Common Law Marriages
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In the USA, common law marriage have existed since 1877. It’s an archaic form of matrimony, but it still exists today in one form of another, in 10 states. In addition, 5 states recognize common law marriage with some form of restrictions or another.
A common law marriage is one in which a couple, usually a man or woman, live together a period of time, and during this time, present themselves as an exclusive couple to friends, family members, and the general community. They never go through a formal ceremony or a marriage license. Here are the 3 requirements, valid in most states.
You have to live together for a period of time
You have to have the legal right to marry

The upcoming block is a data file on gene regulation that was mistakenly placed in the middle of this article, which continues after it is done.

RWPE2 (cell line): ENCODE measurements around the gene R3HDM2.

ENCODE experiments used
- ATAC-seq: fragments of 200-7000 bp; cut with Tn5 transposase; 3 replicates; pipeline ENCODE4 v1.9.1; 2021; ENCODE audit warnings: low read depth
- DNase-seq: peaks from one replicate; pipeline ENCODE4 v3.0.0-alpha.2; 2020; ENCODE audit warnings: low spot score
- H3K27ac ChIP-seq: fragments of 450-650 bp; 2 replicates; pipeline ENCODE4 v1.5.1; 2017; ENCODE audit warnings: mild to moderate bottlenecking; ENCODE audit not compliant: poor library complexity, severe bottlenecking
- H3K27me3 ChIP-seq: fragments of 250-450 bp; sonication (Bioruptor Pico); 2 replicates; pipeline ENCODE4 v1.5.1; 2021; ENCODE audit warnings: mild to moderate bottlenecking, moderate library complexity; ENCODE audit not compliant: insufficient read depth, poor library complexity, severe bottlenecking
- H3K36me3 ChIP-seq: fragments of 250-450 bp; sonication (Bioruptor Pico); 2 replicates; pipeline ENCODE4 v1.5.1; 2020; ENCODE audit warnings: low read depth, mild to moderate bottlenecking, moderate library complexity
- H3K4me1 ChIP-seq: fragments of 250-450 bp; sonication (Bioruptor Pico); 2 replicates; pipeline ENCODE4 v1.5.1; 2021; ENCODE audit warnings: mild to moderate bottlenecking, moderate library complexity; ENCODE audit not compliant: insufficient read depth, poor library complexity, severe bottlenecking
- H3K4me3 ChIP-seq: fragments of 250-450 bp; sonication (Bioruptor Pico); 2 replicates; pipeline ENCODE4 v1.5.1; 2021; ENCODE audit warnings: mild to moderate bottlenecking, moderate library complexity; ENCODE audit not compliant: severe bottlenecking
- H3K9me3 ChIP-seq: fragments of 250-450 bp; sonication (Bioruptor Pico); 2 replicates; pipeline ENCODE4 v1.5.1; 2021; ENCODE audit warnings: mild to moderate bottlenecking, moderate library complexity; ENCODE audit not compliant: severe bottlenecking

You both must intend to be married
You both must hold yourself to friends and family as a married couple
Examples include: taking the same last name
Joint bank accounts
Joint credit cards
If you are engaged in a common law marriage, you may be considered married. If you try to get married (for the first time), in common law states – you are already considered married, and as a result have to get divorced first! The following states recognize common law marriage:
Does Common Law Marriage End If You Split Up
No. Common law is just as ENFORCEABLE and valid, as a normal marriage. As a result, it’s binding, just like a formal wedding. If you intend on getting married again, you’ll have to get a divorce first!